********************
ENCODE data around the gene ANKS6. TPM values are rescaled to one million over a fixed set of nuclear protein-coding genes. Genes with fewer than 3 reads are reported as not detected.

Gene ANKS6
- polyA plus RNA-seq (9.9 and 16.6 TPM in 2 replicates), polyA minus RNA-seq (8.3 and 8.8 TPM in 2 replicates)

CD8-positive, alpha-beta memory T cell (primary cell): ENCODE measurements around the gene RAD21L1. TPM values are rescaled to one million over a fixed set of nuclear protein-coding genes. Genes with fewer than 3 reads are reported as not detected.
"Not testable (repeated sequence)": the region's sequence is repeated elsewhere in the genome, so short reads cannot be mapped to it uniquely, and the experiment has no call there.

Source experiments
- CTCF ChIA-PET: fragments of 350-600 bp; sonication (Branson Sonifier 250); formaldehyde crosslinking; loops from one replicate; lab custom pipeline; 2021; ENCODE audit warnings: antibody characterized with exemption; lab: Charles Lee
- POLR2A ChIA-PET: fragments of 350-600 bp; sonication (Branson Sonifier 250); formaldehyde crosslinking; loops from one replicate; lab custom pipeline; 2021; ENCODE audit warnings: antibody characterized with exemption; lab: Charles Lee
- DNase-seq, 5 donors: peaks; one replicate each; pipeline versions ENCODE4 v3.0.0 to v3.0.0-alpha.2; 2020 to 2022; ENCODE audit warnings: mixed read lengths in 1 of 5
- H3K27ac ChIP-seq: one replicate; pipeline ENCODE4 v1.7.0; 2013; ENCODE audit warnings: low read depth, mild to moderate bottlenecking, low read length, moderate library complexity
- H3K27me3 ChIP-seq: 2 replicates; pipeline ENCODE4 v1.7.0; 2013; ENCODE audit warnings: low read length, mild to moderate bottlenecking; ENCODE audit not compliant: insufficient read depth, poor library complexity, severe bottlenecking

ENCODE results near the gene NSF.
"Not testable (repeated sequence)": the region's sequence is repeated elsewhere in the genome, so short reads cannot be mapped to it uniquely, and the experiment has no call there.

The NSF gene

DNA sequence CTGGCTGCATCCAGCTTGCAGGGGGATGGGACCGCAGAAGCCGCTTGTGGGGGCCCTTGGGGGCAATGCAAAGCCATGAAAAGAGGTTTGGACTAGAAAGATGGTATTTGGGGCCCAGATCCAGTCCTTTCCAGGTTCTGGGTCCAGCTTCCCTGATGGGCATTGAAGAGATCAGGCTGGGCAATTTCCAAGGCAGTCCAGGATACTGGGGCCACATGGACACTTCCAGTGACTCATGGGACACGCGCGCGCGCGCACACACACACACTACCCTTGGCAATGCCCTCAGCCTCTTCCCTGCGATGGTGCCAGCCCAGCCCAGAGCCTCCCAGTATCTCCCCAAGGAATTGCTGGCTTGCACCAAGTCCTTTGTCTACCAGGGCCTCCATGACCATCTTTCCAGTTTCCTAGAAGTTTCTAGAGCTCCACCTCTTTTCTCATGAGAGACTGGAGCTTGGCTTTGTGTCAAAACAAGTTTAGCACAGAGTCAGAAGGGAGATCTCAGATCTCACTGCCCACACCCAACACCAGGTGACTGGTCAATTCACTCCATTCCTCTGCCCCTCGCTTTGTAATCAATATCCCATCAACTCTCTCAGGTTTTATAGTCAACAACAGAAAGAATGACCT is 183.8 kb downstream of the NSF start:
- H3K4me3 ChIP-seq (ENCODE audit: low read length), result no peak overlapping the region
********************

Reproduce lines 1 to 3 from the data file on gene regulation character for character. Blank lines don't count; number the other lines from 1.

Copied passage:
ENCODE data around the gene ANKS6. TPM values are rescaled to one million over a fixed set of nuclear protein-coding genes. Genes with fewer than 3 reads are reported as not detected.

Gene ANKS6
- polyA plus RNA-seq (9.9 and 16.6 TPM in 2 replicates), polyA minus RNA-seq (8.3 and 8.8 TPM in 2 replicates)